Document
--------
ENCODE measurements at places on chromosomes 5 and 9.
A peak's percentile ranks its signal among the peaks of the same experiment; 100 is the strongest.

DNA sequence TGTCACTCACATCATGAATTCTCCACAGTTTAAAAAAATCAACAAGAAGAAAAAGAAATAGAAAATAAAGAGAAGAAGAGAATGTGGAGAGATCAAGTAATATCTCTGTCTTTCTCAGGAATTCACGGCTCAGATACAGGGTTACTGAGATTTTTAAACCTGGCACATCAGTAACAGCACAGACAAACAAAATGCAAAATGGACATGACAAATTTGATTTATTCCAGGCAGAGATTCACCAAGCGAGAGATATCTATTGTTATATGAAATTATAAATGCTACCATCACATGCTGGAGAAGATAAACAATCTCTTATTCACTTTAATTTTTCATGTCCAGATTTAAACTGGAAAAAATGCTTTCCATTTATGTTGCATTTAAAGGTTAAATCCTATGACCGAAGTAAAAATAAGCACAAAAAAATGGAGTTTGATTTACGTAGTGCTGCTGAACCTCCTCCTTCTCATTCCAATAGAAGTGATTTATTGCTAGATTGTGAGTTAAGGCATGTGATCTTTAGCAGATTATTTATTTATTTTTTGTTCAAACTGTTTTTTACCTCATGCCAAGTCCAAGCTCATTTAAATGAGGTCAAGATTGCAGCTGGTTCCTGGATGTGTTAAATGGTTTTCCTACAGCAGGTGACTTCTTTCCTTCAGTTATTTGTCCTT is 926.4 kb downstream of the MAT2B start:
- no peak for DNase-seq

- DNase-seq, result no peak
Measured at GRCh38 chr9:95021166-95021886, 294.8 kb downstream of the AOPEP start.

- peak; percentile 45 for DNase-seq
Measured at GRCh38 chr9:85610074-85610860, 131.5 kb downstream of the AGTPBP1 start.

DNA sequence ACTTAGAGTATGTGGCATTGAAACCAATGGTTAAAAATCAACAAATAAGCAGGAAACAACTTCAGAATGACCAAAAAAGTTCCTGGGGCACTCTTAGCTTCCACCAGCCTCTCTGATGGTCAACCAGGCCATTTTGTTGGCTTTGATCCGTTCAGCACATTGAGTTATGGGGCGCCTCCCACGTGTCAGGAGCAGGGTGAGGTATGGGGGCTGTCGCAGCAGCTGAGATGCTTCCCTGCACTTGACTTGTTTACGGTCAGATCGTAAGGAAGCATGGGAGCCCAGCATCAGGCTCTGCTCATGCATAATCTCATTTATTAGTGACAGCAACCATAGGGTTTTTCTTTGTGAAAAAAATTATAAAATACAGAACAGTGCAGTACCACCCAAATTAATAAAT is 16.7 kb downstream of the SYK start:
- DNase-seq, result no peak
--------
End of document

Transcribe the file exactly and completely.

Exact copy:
ENCODE measurements at places on chromosomes 5 and 9.
A peak's percentile ranks its signal among the peaks of the same experiment; 100 is the strongest.

DNA sequence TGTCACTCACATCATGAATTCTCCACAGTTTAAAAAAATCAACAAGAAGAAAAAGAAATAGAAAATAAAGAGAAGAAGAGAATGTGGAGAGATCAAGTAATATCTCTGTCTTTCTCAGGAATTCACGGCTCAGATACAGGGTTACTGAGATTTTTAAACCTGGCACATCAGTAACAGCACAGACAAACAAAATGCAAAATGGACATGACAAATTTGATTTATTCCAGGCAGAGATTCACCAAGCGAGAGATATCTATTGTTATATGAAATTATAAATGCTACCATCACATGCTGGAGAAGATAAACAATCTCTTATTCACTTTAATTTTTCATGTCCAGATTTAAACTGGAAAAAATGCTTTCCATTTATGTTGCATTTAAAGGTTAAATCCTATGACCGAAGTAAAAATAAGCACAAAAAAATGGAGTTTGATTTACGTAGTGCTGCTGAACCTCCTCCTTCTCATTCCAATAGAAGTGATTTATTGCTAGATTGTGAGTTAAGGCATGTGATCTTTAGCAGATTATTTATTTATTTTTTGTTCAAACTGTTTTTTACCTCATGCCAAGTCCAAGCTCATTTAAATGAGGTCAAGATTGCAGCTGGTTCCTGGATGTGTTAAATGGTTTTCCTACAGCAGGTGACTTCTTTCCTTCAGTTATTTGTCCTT is 926.4 kb downstream of the MAT2B start:
- no peak for DNase-seq

- DNase-seq, result no peak
Measured at GRCh38 chr9:95021166-95021886, 294.8 kb downstream of the AOPEP start.

- peak; percentile 45 for DNase-seq
Measured at GRCh38 chr9:85610074-85610860, 131.5 kb downstream of the AGTPBP1 start.

DNA sequence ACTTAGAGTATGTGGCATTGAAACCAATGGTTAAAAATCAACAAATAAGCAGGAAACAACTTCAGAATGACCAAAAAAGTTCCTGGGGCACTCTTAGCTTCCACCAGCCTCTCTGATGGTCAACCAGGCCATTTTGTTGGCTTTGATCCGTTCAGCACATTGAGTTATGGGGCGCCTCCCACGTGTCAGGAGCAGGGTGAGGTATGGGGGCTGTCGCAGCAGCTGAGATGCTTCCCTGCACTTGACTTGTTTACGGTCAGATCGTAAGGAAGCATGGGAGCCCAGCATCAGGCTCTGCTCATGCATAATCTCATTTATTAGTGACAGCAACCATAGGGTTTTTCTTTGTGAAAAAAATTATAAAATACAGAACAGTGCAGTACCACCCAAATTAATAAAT is 16.7 kb downstream of the SYK start:
- DNase-seq, result no peak